If only those moments amounted to anything more than fleeting suggestions of a better film. For all of its occasional inspired images, The Last Voyage of the Demeter lacks real atmosphere or a necessary sense of unease. There’s a tangibility missing from the environment of the ship and, for as neat as the creature design is, there are too many stray times when Dracula is lurking around in the dark that he looks like a cheap digital creation. It gives the film an off-putting artificial flavor which sucks out a lot of suspense.
This lack of tension comes down to the script, as well. Credited to both Schut and Zak Olkewicz (Bullet Train), the screenplay hypothetically has room to expound on the epistolary nature of the novel, filling in the gaps where the story makes simple suggestions. The chapter in the book only consists of the information provided by a correspondent present when the ship washes ashore and the limited notes from the logs of Captain Eliot. The film is able to emphasize the what-ifs of the situation, most notably by throwing Eliot’s precocious young son Toby (Woody Norman) onto the ship to create more direct emotional stakes, as well as incorporating a stowaway named Anna (Aisling Franciosi) into the mix, partially to add a woman’s perspective to the anxieties of the all-male crew and partially to provide Clemens with some exposition about Dracula.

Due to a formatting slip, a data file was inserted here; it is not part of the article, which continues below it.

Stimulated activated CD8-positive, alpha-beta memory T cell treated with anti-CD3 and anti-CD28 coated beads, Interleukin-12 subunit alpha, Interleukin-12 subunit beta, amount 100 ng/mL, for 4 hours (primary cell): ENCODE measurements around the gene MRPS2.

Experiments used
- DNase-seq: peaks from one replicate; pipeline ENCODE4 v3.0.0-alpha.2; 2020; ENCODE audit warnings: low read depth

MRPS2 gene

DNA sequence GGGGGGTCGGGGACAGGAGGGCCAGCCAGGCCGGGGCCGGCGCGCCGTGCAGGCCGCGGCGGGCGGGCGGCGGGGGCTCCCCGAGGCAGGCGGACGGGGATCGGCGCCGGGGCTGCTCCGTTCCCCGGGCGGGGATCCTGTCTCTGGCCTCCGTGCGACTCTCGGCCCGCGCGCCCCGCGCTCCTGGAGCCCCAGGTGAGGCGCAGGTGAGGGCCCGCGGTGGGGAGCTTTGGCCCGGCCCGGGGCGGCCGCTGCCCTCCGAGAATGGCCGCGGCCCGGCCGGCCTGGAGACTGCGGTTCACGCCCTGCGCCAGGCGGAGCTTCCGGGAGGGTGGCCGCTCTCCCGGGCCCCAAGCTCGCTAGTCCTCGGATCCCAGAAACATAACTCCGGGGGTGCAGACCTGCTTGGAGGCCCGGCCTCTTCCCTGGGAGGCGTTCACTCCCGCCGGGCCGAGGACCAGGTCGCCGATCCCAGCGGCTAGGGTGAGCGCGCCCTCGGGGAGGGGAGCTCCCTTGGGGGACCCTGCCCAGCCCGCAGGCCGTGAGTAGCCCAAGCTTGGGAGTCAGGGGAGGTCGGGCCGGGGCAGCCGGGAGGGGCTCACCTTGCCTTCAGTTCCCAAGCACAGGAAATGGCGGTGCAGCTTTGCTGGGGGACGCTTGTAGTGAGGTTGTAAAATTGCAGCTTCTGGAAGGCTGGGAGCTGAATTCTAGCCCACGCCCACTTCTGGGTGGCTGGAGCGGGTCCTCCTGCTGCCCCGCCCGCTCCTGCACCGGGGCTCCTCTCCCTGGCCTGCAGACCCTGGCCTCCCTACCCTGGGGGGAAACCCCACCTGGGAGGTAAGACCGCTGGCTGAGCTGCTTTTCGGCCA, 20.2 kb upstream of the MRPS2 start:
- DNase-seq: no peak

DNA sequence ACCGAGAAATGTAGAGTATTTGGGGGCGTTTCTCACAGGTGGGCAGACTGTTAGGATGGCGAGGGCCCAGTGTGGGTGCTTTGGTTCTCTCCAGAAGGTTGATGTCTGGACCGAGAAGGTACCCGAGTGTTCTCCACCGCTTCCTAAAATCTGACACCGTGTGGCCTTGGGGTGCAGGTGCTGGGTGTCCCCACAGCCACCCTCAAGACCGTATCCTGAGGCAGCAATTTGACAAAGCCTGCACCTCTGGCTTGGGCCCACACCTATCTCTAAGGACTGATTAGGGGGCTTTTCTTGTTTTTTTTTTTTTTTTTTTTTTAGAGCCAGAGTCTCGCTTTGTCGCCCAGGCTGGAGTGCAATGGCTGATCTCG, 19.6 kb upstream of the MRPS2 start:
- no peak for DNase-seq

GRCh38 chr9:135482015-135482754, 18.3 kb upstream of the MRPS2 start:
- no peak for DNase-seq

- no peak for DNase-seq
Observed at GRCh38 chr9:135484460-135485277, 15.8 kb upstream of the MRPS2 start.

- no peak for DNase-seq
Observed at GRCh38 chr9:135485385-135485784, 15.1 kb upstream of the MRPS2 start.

But that info-dumping is indicative of a larger problem, where the foundation of the premise is undercut by this very tether to Dracula. There’s a certain dramatic irony and tension taken away by incorporating a character that already knows who Dracula is. A film that before felt like an extended bottle episode tucked into the larger story of the book, sturdy in its independence from its source material, now feels overcomplicated in its obligation to lore. This relates to its ending too, which goes on two painful minutes too long in a kind of dreadful, confused franchising attempt. In the end, The Last Voyage of the Demeter fails to commit to its own larger idea.
All of this aside though, the real problem with The Last Voyage of the Demeter is just how nondescript and unmemorable it is. The chapter being adapted is so remarkable in its unnerving ambiguity and stark prose that it inspired an entire film production. The resulting work is so bland that it’s hard to tell it apart from the dozen other studio horror movies that have come out since the time it originally started production. There’s nothing wrong with the approach—a totally gonzo, demonic beast-monster movie version of Dracula would just be one new cinematic mode for this story in a long line of them, maybe one that could expose a worthwhile new perspective for such a lauded text. It’s a shame that the idea turned into something so lifeless and muddled, left to sink under the weight of its aspirations.
Directors: André Øvredal
Writers: Bragi Schut, Zak Olkewicz
Starring: Corey Hawkins, Aisling Franciosi, Liam Cunningham, David Dastmalchian
Release Date: August 11, 2023
Trace Sauveur is a writer based in Austin, TX, where he primarily contributes to The Austin Chronicle. He loves David Lynch, John Carpenter, the Fast & Furious movies, and all the same bands he listened to in high school. He is @tracesauveur on Twitter where you can allow his thoughts to contaminate your feed.